Yes, the World Saxophone Quartet Can
WSQ, which was formed in 1977, still has at its core two of the founding members, David Murray on tenor sax and Hamiett Bluiett on baritone. The alto parts, which have shifted over the decades, are taken up here by Kidd Jordan and James Carter (the latter also on soprano at times). They’re all playing at peak power.
In its original guise, with Julius Hemphill and Oliver Lake on altos, WSQ was the signature jazz band of the 1980s, the spearhead of a spontaneous “neo-classical” movement (as critic Gary Giddins dubbed it), which combined the avant-garde’s passionate expressionism with the wit, grace and beauty of myriad traditional forms.
Much of this movement was captured on the Italian Black Saint label, as were the quartet’s seminal albums (especially Revue, W.S.Q., and Live at Brooklyn Academy of Music), though their most voluptuous work, the 1986 Plays Ellington, appeared on Nonesuch.
Hemphill, a master of stretched harmony, was the band’s driving force, and his departure a few years later, due to illness (he died in 1995 at the age of 57), left a painful gap. The band darted off in different directions, sometimes as the frontline of much larger groups, and many of their albums came off stiff and uncertain. (Notable exceptions include Requiem for Julius in 2000 and Breath of Life, which featured singer Fontella Bass, in 1994.)
Yes We Can, which was recorded live in Berlin two years ago, is the first album since Hemphill’s death that exudes the spirit and virtuositythe controlled frenzyof the original era. It starts with “Hattie Wall,” a Bluiett head-shaker that the WSQ has long used as a concert opener and closer, but I’ve never heard a zestier, more ecstatic version than this, either on record or live (I’ve seen the group in concert at least a dozen times, including in its heyday).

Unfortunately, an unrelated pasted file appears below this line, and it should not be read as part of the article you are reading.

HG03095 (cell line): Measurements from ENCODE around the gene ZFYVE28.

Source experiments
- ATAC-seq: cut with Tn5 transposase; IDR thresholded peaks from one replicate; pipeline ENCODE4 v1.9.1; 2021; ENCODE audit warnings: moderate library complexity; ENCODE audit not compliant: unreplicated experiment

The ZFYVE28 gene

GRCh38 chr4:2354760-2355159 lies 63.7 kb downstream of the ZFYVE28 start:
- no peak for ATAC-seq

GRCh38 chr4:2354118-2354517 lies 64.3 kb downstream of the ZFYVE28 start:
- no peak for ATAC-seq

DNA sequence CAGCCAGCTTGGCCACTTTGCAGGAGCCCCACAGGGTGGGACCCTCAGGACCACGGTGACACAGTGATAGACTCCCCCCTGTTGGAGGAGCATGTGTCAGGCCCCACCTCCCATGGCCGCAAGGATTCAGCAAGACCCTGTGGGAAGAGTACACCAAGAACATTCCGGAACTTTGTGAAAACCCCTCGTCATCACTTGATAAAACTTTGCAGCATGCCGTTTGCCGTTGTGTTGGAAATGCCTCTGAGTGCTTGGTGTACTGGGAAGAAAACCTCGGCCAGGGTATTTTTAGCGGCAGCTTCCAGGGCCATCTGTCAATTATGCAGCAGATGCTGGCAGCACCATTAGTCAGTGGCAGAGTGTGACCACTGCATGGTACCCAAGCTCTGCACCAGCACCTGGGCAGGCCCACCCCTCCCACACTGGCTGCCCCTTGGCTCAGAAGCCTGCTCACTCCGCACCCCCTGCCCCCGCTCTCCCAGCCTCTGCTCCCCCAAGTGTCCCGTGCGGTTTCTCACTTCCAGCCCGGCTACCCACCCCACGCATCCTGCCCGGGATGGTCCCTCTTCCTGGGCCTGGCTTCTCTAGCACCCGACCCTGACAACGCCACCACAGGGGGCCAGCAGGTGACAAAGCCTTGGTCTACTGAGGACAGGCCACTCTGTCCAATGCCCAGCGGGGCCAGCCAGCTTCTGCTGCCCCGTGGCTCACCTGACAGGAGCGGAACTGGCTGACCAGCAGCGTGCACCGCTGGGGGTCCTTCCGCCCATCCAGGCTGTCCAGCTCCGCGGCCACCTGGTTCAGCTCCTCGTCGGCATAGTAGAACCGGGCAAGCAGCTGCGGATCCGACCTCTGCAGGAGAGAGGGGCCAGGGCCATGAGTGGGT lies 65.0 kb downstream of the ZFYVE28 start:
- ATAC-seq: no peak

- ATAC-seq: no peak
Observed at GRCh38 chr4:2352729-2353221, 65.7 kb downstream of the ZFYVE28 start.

The highlight, though, is the title song, written by Murray, as an anthem to Barack Obama, and it’s a stirring, swaying, irresistibly gorgeous piece of music. Someone should program an evening of jazz at the White House and hire WSQ to play it.
This is getting to be an old band. Bluiett was nearing 70, Jordan 75, when the album was recorded; Murray was 54; even the group’s wunderkind, Carter, had turned 40 (and playing with much more discipline than he’d shown of late). But there’s hardly any group out there that sounds younger.
The album is out on the German label Jazzwerkstatt. I bought it at Ray’s Jazz, on the third floor of Foyles (a terrific record store inside one of the world’s greatest bookshops), while on vacation in London a couple months ago. Just this past week, Naxos has started distributing the label in the U.S.
Sound quality is not up to the group’s best studio work, but it’s good enough for dancing in your head.